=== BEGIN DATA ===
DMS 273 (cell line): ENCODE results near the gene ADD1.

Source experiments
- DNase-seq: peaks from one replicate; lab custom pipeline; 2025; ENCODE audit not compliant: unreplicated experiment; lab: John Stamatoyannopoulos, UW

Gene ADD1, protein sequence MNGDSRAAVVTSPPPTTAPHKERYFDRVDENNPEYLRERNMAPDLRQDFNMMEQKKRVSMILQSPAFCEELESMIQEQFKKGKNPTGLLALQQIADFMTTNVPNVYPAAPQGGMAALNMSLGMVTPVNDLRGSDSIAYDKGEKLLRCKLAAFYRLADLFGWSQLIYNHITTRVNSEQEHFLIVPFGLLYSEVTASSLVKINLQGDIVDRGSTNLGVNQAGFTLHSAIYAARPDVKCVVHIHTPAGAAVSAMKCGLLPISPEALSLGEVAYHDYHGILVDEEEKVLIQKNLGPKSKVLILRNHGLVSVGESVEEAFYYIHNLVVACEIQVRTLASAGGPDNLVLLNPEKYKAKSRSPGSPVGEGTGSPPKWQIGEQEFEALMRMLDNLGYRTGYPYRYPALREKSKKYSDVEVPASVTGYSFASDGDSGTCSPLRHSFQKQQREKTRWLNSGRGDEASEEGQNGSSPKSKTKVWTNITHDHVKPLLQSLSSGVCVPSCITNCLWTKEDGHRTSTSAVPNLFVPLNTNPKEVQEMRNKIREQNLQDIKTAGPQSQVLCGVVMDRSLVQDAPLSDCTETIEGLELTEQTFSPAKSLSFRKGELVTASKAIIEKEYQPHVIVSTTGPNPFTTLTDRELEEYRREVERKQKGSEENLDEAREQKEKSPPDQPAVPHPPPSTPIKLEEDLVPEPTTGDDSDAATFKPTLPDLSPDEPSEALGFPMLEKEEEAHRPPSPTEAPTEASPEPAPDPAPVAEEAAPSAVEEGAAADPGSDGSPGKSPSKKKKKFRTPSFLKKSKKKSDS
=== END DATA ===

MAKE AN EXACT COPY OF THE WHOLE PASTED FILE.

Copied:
DMS 273 (cell line): ENCODE results near the gene ADD1.

Source experiments
- DNase-seq: peaks from one replicate; lab custom pipeline; 2025; ENCODE audit not compliant: unreplicated experiment; lab: John Stamatoyannopoulos, UW

Gene ADD1, protein sequence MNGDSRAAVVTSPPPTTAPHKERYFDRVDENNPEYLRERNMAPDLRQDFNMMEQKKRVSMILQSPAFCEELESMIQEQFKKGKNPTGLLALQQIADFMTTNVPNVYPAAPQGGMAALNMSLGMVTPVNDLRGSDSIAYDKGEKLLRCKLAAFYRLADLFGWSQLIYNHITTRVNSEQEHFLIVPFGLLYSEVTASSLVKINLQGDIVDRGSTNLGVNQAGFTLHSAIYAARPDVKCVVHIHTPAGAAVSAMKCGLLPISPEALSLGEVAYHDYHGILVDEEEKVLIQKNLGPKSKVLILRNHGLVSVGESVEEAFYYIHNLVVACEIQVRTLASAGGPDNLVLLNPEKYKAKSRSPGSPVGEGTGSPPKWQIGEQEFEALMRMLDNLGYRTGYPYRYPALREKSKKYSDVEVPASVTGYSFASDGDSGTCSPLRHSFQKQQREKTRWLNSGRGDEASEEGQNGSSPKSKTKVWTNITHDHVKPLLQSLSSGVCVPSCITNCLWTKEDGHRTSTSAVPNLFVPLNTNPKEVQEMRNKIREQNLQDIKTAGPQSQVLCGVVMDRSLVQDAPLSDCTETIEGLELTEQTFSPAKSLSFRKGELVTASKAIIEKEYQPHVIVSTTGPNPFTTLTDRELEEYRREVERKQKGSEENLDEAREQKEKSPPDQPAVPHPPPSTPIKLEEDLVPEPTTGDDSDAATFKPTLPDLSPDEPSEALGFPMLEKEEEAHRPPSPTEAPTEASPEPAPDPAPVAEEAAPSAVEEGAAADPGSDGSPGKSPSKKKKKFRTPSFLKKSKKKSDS